Do you have a mentor? I'm talking about someone 10 or more years older than you that invests time in your life? A good mentor is like having a time machine. It is as if you can skip ahead in the story to look back and see what you could have done differently. I'm not a fan of that show with the time-traveling telephone booth about an unknown Doctor, but I AM a fan of that MOVIE with the time-traveling telephone booth...
Many of us dream of the opportunity to go back and change something. Or at the very least we wish to simply know the trick on how to thrive in the moment we are in.
This week, I'm asking the question:
"If I were my own mentor, what would I say to 22-year-old me about...
Ministry (Monday), Creating (Wednesday), and Family (Friday)?"
3 Things I would say to about Youth Ministry to a 22-year-old
1. Laugh more than anyone else.
As the Youth Pastor you can get away with a LOT in the name of fun and 'being relevant'. There is a fable going around of an event we ran for Jr.Highers in which they were encouraged to throw a cow-tongue to each other on a field and try to score a point by throwing said tongue through another person's arms standing on a chair. The many times I've heard this story come up there is inevitably a comment about me rolling on the ground in uncontrollable laughter during the game. That of all things, is what stands out in the memories of those who were there. Laughter.
When you make others laugh, you will become known for being a person of joy, typically people want to be around joyful people. The spiritual journey is not meant to be a serious. So, when you are leading a conversation and that boy accidentally farts so loud it drowns out the speakers...take a break, recognize the giggles, and let those with you know that they are in a safe place. Laughter breaks down barriers, it makes friends of enemies, and radically changes how someone thinks back on a moment in her life.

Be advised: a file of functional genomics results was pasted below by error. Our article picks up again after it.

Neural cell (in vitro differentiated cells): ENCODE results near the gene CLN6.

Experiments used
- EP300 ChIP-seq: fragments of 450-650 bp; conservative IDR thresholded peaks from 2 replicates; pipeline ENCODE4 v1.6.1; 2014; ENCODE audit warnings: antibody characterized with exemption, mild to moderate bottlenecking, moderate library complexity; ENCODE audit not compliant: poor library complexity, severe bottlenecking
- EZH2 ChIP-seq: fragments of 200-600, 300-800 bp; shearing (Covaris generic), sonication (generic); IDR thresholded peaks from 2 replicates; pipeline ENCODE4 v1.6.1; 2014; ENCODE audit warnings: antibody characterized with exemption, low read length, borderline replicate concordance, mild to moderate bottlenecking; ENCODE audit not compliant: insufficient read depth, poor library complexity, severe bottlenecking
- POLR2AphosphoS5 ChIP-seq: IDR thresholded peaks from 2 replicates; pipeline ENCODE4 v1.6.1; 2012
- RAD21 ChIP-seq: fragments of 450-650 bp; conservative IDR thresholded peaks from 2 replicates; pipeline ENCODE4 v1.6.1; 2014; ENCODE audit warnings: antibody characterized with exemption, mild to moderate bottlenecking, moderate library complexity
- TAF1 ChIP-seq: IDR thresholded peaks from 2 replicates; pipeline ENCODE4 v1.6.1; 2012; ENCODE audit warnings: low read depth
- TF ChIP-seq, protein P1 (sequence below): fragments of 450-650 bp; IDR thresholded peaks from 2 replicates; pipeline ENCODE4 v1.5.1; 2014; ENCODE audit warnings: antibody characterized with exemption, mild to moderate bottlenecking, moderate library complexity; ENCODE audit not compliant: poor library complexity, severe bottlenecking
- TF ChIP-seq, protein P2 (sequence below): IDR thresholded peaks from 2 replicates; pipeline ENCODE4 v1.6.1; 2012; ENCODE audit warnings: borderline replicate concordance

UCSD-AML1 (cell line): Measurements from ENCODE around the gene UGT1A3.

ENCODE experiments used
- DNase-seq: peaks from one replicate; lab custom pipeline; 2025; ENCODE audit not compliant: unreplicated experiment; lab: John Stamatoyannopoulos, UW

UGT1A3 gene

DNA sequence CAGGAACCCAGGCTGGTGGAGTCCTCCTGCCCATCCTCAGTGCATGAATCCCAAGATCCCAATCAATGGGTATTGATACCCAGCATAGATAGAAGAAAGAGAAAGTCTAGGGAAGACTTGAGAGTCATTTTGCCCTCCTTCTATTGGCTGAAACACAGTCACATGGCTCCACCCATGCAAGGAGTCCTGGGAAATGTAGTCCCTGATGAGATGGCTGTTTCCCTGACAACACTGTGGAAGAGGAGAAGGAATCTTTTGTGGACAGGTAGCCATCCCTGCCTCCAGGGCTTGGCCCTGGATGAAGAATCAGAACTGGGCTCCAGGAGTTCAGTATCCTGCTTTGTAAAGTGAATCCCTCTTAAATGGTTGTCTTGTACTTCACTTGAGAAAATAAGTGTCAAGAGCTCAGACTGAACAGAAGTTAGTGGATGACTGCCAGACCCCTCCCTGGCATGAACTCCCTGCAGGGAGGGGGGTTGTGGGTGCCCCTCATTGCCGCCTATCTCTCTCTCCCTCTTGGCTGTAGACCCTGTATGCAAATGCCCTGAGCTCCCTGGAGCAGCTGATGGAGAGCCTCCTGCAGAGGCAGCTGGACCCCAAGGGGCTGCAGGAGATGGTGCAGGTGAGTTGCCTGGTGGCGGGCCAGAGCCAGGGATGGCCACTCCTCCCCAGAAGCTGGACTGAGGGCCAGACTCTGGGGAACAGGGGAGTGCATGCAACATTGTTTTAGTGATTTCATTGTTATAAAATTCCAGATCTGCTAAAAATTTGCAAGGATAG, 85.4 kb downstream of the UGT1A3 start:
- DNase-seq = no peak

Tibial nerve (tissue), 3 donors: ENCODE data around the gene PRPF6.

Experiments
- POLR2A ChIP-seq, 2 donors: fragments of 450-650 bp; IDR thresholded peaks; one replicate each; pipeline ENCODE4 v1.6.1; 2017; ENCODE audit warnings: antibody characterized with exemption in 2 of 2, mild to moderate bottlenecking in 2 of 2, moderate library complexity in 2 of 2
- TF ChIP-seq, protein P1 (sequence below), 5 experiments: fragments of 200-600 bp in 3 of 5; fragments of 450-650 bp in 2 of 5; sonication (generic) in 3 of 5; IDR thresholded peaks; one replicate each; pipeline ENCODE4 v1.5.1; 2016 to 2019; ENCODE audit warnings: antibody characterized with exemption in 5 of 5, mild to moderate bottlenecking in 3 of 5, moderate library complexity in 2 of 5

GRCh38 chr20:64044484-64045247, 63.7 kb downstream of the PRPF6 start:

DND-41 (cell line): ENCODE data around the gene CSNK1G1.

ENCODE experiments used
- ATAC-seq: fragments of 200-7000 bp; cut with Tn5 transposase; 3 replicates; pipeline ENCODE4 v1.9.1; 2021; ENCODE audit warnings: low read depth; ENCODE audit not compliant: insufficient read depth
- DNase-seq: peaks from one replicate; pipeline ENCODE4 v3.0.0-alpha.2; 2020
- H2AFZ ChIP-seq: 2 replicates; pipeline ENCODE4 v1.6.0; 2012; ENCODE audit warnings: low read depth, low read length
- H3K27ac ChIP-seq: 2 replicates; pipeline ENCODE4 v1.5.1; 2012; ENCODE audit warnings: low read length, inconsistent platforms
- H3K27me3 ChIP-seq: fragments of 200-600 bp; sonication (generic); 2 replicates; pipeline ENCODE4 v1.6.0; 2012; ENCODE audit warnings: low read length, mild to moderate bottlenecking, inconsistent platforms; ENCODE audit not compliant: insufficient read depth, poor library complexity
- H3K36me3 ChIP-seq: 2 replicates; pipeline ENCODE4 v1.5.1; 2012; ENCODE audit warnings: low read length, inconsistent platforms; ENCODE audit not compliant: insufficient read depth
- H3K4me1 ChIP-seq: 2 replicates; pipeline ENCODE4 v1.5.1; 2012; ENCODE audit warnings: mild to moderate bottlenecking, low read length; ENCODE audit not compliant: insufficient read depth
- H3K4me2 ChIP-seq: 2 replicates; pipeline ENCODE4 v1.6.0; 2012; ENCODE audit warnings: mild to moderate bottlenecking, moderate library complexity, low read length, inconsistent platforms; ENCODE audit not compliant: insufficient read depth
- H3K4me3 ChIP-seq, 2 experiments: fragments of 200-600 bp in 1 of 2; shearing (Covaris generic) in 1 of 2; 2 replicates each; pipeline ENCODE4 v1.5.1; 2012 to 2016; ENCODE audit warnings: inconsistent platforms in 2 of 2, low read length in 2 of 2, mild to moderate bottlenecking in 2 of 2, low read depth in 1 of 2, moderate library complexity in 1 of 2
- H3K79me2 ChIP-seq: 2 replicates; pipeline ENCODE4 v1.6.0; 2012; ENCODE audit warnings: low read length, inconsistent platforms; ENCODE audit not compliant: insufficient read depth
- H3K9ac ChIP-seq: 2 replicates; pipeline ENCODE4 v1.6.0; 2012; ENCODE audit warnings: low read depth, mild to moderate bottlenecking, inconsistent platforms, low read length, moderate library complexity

Dear Youth Worker: Laugh often! Find joy in the mess of ministry.
2. Spend time developing people not products
One December many years ago I distinctly remember spending at least 3 hours one Wednesday afternoon - before the Jr.High Program - stapling twinkle lights on the wall in the (indistinguishable) shape of the phrase "Merry Christmas".
There are easily over 50 times I closed the door and turned my chair so I could focus more on the teaching for later that night than the 4 teens that had come early to help out...often they left to get food which left me some peace and quiet.
And if I had a dollar for every year I was worn out by the time the end of year banquet actually began because I was sweating throughout the day putting up the decorations alone...I'd have 7 dollars.
Dear Youth Worker: The balloons, the videos, the lights, the messages, the games, the lights, and the transitions will never be worth the time spent developing them at the expense of developing relationships with teens and leaders. The people you will still talk to years later are those that you spent significant time with, ate with, and listened to through the years. Your job is not to impress the people you minister to, but to invest in them.
3. Live as much like Jesus as you can
Truthfully I'm not sure if it was arrogance or fear, but something consistently led me to love having the opportunity to give people answers about God, the Bible, the Spiritual Journey in general. I would encourage teens to ask me questions, but only about things I had an answer to. I was fresh out of Bible College and ready to explode with God-Knowledge! How is it possible that after centuries of the church and its highly educated leaders that only now was someone able to figure out the things I had come to understand? I must have been really special. Or ignorant. Probably ignorant.
Dear Youth Worker: You will spend a lot of time encouraging others to live like God wants them to. The trouble is, that usually ends up sounding like a set of characteristics to live up to, which sound like heart-less rules to get God's attention, which is religion. You will do this because it's all that you know, you feel like it's your job to give teens the answers so their parents know they are getting something good from church (so they don't grow up thinking that Joan of Arc is Noah's Wife). Yet, if you focus on following the way of Jesus you will have patience, befriend the most sinful of the bunch, and tell more compelling stories!
In the way of Jesus, Valuing their questions is far more important than filling them with answers.
Are you new to Youth Ministry? A volunteer, your first job, or the glorious position of intern?
These students need you. Not a clean system of programs and events.
So laugh with them.
Do your work ahead of time so you can be with them.
And show them what a Christ-Follower looks like, flaws and all.
Next up, things I would say to 22-year-old Alex about Creating Things.